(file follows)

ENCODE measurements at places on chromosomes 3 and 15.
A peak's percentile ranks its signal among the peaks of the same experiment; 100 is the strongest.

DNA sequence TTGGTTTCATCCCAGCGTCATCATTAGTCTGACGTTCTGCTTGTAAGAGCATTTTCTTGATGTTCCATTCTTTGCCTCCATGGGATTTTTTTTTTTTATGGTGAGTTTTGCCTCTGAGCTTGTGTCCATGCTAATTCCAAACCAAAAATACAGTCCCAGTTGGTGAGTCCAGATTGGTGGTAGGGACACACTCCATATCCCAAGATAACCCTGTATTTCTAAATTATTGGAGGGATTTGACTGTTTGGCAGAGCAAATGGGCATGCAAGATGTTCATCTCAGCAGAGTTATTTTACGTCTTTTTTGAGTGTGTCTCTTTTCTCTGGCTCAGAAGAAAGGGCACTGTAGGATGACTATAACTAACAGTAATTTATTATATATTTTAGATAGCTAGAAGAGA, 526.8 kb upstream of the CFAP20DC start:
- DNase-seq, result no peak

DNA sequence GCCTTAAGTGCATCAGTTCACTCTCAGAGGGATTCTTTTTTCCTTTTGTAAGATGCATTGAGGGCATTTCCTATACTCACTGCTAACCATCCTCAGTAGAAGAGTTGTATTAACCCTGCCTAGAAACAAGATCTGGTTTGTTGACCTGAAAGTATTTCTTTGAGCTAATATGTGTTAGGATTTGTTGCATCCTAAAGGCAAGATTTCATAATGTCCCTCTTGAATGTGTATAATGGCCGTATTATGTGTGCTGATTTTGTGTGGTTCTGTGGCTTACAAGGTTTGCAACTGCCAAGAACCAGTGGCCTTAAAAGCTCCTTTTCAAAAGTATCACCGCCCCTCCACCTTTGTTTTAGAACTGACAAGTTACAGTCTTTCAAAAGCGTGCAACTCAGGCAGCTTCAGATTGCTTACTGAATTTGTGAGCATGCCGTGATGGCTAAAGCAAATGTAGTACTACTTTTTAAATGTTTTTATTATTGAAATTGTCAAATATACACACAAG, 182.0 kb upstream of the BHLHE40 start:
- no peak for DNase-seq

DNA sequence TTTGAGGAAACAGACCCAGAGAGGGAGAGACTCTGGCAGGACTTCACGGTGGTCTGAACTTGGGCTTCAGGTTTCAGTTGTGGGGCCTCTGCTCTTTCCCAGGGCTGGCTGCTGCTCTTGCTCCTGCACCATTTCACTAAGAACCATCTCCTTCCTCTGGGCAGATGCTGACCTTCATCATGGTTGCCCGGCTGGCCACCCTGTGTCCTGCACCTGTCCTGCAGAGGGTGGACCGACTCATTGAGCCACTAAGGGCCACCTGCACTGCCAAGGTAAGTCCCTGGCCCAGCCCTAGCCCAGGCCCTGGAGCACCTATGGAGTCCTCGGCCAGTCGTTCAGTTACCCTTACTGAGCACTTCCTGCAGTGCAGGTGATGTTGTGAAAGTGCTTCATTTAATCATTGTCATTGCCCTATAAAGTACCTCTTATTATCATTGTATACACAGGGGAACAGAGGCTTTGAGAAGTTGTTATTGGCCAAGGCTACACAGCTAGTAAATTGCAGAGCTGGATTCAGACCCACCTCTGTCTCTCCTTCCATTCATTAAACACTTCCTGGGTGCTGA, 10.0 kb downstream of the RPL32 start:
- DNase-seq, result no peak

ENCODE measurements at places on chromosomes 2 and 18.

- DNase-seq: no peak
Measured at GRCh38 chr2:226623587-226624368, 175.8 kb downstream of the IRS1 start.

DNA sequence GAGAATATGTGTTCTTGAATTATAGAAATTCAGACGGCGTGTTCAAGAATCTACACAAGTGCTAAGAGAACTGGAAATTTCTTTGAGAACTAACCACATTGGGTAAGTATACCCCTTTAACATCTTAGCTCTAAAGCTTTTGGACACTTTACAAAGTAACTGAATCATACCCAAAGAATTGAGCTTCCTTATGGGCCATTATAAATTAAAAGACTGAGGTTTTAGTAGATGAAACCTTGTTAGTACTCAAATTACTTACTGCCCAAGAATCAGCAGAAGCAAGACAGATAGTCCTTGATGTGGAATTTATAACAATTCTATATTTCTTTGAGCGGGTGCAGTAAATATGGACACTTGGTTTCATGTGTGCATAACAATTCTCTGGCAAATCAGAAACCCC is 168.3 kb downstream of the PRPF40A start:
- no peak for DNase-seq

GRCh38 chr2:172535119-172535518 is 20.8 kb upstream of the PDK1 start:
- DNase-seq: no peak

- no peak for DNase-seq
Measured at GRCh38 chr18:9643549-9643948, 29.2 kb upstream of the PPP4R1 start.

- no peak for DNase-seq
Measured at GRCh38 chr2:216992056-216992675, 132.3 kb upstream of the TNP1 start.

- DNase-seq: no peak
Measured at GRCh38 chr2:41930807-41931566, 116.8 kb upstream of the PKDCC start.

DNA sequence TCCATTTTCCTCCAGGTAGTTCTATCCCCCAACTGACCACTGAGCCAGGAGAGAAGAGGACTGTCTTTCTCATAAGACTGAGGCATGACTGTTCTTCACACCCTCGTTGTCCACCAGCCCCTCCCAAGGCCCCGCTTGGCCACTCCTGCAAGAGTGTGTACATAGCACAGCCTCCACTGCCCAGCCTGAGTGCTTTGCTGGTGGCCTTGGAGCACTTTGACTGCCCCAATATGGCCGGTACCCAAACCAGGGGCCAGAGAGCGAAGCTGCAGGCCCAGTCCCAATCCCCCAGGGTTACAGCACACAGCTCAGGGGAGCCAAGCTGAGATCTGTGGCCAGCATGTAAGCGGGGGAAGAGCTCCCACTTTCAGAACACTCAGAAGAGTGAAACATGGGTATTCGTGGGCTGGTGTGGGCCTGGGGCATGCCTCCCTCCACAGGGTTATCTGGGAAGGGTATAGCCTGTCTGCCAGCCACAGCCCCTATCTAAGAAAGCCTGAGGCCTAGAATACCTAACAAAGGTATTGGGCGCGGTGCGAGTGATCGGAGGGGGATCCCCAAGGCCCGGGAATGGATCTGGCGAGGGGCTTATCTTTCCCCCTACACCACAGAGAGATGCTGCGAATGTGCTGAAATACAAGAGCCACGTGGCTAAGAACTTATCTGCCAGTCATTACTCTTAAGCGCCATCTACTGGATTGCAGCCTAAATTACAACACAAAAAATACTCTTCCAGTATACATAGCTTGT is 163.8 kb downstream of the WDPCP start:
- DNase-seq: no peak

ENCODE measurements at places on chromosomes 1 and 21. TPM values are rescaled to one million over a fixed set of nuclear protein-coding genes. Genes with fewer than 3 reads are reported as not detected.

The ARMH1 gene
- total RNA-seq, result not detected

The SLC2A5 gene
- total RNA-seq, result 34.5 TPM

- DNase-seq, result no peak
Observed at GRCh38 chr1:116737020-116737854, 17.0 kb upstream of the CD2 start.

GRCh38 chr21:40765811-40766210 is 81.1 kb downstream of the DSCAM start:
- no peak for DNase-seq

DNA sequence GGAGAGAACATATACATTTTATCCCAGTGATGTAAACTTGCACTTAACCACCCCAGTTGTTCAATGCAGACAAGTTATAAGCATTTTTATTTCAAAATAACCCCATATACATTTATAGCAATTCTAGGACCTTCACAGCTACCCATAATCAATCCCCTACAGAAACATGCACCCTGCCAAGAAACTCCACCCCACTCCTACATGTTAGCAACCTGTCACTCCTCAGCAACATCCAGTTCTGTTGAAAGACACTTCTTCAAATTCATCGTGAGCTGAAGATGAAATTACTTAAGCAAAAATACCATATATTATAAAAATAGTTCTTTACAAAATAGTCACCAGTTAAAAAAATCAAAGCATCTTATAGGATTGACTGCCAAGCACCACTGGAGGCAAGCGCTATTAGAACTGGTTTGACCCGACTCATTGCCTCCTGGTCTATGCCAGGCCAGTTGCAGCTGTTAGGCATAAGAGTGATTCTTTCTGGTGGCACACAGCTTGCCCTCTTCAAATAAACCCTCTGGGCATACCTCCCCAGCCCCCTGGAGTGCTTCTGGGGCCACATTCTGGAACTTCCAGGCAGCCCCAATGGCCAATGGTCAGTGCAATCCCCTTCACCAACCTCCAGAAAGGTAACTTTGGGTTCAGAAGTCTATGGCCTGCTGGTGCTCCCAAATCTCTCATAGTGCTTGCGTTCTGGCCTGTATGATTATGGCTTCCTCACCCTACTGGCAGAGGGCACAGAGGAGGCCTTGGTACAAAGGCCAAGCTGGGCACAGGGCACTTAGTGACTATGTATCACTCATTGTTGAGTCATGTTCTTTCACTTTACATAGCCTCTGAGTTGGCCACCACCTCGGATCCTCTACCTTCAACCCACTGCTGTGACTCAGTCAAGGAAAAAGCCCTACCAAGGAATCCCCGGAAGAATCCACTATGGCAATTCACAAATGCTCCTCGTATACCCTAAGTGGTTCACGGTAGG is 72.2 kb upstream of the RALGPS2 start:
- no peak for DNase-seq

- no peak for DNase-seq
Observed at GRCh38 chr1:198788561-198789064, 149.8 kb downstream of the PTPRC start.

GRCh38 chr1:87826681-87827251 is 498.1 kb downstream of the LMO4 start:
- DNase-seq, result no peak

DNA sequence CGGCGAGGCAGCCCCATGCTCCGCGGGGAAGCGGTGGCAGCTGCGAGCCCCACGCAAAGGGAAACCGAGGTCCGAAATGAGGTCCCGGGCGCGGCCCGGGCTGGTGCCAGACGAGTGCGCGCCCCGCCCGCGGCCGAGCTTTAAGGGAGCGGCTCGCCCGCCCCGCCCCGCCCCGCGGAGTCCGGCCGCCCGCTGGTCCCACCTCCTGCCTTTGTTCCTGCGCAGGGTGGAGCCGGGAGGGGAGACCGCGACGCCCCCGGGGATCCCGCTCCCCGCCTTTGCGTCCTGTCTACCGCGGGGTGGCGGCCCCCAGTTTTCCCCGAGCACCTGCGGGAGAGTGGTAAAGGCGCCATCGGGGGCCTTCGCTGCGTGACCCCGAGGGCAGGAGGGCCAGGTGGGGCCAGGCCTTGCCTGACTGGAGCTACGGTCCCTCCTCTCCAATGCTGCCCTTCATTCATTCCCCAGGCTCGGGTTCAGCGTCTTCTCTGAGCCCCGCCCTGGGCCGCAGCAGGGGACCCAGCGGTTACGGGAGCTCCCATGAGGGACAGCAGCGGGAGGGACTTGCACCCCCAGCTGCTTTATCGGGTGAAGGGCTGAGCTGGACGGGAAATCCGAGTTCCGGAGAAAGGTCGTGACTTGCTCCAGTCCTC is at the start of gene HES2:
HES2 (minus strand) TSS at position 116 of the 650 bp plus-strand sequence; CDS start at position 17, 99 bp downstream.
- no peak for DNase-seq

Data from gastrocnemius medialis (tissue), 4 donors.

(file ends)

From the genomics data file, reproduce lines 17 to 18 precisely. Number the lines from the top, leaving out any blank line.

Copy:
Measured at GRCh38 chr18:9643549-9643948, 29.2 kb upstream of the PPP4R1 start.

- no peak for DNase-seq